VALENTI: I mean, I think what was so interesting and important about what happened here was that, you know, we can have conversations about when it's appropriate to talk about people after they've died. That conversation is fine. But what really happened here was that a powerful institution silenced a woman and punished a woman - put her on administrative leave - simply for tweeting an article about rapes, simply for saying something true about rape, which is unbelievable.

And I think what's also important there and what didn't get talked about quite a lot is that this particular reporter had been censured previously by The Washington Post when she had tweeted about her own assault. And so she was seen as a sexual assault survivor who was not credible or objective any longer, right?

And I think that that was part of the reason that when she tweeted this article about Kobe Bryant that she was put on leave. I think if she had tweeted about any other issue that this wouldn't have been a problem. And it's just another one of these cases where women sexual assault survivors in particular are not considered objective when really they should be considered experts.

MCCAMMON: The Post did reinstate their reporter after a lot of criticism. How do you think an episode like this could shape the way we talk about these kinds of issues going forward? Because surely this is not the last time we're going to have to contend with this question.

VALENTI: Yeah. No, surely not. I think what people in power and what people and institutions need to realize is that we're paying attention, right? Social media has sort of changed the game. I think if something like this would have happened to a reporter, you know, 15 years ago, there would have not been that sort of backlash against the decision. And I think that institutions and folks who have employees and folks who have power need to understand that we're all watching, that we're all paying attention and that these issues are important to us.

But I think really this is sort of why you need diversity at top levels of management, right, and why you need women in positions of power. Representative Ayanna Pressley wrote a fantastic essay for the book about the importance of being a sexual assault survivor in power, right? That changes the way that we talk and think about these issues, and it literally changes policy.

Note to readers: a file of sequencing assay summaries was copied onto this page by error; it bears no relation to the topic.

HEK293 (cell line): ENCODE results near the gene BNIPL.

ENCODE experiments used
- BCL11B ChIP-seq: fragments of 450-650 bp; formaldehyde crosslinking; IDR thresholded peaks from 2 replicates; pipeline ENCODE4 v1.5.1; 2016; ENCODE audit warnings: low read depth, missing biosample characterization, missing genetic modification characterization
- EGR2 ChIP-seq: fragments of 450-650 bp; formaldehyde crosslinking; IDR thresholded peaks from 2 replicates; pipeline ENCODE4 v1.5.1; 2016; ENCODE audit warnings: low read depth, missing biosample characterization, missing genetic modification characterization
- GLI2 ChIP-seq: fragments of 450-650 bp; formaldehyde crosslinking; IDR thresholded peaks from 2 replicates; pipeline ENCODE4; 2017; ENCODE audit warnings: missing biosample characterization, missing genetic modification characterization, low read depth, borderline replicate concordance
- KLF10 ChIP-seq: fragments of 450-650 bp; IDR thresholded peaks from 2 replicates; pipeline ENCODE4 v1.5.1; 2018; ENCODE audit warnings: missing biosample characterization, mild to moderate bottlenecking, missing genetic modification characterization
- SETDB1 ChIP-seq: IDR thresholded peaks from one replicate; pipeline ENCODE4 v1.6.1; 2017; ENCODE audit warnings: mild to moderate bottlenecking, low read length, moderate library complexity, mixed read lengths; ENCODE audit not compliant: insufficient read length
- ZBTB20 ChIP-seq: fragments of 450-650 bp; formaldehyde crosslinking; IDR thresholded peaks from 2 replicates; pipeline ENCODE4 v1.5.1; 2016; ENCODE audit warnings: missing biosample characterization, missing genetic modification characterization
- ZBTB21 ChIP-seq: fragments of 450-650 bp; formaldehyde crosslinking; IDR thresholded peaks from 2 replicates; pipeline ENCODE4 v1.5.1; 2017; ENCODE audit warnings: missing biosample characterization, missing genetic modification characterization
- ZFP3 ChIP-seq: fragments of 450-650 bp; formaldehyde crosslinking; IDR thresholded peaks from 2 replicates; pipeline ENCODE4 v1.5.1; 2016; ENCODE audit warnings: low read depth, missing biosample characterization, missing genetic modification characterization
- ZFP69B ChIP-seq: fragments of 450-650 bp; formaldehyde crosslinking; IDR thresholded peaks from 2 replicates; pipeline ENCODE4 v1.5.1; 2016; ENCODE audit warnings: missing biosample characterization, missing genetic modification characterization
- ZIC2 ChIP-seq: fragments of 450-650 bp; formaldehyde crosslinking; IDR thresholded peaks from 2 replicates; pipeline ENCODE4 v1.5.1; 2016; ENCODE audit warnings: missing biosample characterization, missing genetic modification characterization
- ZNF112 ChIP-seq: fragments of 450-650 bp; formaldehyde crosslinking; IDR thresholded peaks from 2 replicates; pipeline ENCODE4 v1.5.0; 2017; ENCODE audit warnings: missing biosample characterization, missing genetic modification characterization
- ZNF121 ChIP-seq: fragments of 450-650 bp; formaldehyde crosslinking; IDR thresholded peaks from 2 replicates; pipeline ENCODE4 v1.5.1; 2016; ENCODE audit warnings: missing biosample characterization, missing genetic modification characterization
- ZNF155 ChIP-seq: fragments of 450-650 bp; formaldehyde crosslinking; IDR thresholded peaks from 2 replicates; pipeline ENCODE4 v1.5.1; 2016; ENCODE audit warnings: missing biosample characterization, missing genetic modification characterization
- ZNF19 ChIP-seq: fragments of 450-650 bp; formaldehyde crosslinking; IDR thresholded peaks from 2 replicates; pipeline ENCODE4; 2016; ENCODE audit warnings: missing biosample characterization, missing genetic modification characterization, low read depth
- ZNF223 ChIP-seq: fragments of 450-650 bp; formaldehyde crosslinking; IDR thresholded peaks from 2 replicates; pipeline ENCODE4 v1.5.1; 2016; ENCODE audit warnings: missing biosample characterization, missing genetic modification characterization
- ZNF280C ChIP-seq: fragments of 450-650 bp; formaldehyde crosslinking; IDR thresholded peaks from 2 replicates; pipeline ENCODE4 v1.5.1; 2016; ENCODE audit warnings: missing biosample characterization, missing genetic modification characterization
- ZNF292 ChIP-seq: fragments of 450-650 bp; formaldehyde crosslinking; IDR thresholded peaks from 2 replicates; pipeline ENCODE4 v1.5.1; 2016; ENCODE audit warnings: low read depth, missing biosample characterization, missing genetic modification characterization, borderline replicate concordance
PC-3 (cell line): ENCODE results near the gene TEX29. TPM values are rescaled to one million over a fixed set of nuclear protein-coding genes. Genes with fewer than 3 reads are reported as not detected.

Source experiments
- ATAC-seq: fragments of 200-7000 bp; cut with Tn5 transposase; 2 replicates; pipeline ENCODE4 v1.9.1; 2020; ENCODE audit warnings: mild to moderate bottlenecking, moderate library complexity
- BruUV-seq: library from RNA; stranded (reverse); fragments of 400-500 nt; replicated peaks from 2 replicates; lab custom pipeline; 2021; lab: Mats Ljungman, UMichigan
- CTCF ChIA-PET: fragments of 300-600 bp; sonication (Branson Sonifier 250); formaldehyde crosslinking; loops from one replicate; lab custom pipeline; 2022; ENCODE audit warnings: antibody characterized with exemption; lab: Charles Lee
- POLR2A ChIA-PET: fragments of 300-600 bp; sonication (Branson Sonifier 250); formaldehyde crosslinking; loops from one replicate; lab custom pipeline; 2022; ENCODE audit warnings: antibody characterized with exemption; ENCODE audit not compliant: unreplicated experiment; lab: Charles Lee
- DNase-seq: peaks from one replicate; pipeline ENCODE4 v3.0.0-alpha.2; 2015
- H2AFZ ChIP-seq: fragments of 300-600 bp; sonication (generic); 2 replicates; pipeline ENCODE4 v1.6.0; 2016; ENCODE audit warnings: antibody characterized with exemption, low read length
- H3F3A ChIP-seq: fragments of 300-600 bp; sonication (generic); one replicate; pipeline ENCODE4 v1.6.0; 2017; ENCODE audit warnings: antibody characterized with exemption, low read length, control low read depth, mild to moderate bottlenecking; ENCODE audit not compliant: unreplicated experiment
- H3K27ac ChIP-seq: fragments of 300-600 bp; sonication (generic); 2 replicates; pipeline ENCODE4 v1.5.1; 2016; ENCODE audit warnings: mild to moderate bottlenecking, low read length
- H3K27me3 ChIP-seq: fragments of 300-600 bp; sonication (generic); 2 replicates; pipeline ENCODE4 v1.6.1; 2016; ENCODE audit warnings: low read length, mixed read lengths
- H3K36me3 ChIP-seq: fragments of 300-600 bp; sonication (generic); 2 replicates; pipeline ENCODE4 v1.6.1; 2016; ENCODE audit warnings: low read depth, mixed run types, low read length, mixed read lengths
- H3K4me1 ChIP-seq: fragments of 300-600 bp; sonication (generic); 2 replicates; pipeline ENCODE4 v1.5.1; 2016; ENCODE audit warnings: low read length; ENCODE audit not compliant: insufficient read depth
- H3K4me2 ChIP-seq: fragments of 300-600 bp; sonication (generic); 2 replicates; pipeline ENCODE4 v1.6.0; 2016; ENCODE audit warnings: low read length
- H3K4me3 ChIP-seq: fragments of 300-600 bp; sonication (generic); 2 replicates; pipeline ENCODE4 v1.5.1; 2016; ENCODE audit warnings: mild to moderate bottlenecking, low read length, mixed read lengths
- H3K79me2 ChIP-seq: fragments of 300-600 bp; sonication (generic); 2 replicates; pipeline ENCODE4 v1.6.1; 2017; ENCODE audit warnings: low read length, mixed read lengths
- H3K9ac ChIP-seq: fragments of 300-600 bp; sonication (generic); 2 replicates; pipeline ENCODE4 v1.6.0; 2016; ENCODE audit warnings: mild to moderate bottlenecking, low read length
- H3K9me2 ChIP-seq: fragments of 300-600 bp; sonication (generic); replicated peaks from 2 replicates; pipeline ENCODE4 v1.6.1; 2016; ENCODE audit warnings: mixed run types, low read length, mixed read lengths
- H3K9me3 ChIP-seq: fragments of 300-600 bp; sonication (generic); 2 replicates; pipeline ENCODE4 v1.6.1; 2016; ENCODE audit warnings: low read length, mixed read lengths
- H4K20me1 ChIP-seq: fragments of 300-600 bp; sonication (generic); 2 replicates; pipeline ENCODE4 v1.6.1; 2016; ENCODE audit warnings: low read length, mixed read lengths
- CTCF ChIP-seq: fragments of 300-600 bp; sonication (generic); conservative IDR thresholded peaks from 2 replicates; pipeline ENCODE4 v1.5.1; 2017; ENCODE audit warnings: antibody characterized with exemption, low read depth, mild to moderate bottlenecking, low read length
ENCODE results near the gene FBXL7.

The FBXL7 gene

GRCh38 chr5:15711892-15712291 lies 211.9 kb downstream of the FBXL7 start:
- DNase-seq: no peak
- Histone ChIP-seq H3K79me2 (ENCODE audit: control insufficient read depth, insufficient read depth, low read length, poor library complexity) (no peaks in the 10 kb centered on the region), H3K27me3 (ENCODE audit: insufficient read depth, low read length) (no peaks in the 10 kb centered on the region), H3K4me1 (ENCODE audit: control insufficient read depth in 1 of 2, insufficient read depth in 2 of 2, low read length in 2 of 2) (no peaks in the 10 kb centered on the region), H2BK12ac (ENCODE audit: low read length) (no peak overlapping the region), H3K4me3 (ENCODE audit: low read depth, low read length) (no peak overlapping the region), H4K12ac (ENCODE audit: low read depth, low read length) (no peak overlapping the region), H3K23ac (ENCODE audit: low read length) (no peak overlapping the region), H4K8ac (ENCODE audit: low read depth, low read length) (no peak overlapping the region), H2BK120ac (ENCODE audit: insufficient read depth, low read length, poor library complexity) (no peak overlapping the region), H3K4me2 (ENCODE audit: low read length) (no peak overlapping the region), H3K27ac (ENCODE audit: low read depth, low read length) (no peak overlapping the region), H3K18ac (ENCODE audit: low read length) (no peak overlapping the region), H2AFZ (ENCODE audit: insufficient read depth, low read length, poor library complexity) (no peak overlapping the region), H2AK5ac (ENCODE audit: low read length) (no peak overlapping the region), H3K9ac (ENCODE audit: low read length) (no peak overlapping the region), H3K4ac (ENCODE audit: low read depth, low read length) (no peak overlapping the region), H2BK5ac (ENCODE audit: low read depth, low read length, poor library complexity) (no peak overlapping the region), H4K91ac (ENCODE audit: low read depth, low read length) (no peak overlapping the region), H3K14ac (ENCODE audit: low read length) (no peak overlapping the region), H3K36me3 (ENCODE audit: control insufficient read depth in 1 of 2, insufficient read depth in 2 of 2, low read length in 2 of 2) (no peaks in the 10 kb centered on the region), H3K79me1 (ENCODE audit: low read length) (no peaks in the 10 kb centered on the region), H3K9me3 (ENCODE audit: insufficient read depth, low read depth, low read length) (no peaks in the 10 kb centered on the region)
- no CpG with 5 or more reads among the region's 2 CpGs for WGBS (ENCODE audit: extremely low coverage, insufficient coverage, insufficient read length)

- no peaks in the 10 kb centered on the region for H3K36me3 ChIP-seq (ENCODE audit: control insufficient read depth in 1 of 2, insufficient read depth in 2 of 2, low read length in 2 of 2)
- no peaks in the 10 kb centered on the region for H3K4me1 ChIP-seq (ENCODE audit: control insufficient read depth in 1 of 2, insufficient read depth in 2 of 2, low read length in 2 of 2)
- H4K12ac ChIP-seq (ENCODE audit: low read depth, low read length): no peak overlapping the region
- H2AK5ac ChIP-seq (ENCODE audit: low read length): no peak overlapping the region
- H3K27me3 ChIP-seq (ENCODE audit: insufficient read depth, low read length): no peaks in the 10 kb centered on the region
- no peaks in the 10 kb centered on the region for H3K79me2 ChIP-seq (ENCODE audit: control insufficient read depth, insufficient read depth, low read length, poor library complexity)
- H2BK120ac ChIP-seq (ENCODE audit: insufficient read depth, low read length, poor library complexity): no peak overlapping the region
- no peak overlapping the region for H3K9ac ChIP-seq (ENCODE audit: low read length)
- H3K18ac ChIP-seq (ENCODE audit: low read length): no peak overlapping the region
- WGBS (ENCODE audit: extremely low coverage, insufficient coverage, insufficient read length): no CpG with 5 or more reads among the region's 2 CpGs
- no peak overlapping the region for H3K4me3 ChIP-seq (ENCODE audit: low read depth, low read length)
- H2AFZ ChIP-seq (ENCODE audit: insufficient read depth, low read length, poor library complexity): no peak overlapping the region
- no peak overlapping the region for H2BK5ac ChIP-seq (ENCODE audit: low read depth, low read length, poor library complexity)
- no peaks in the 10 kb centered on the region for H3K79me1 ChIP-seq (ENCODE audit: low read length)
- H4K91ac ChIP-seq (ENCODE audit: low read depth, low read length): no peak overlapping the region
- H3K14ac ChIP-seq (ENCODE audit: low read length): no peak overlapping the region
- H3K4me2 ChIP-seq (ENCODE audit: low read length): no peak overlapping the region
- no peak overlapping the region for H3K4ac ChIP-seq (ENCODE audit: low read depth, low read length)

MCCAMMON: You were one of the co-founders of the popular feminist blog, Feministing, which closed recently...

VALENTI: Yeah.

MCCAMMON: ...In part because of financial issues. When you left that site roughly a decade ago, you wrote a goodbye letter to the readers in which you said you were stepping down in part because, quote, "I feel Feministing should remain a place for younger feminists to build their careers and platforms." Where do you see the future of the feminist movement now?

VALENTI: That's a great question. And I mostly would like to defer to younger feminists on it because they're the ones who are in the mix. I mean, I - it's online, obviously, right? We knew that five years ago when we saw sort of the online feminist movement hit a fever pitch. And so what's really wonderful right now is that feminism is sort of seen as a default expectation around a lot of young women, right? Like, there's not this fear around the word. There's not fear around the movement. And so I think it's become a lot more mainstream.

One thing that it has been really exciting to watch has been young feminists are really into pushing back against school dress codes right now, right - like unfair school dress codes in high schools that tell them and they need to cover up their shoulders or wear skirts that are, like, a certain length away from their knee - and understanding that it's really sexist, that it's disproportionately targeted against women. I think that they're really taking these broad political lessons and applying them to their everyday lives.

MCCAMMON: Jessica Valenti is a columnist at GEN magazine and co-editor, along with Jaclyn Friedman, of "Believe Me: How Trusting Women Can Change The World." It's out now. She joined us from member station WNYC in New York.

Jessica, thanks so much.

VALENTI: Thank you. Transcript provided by NPR, Copyright NPR.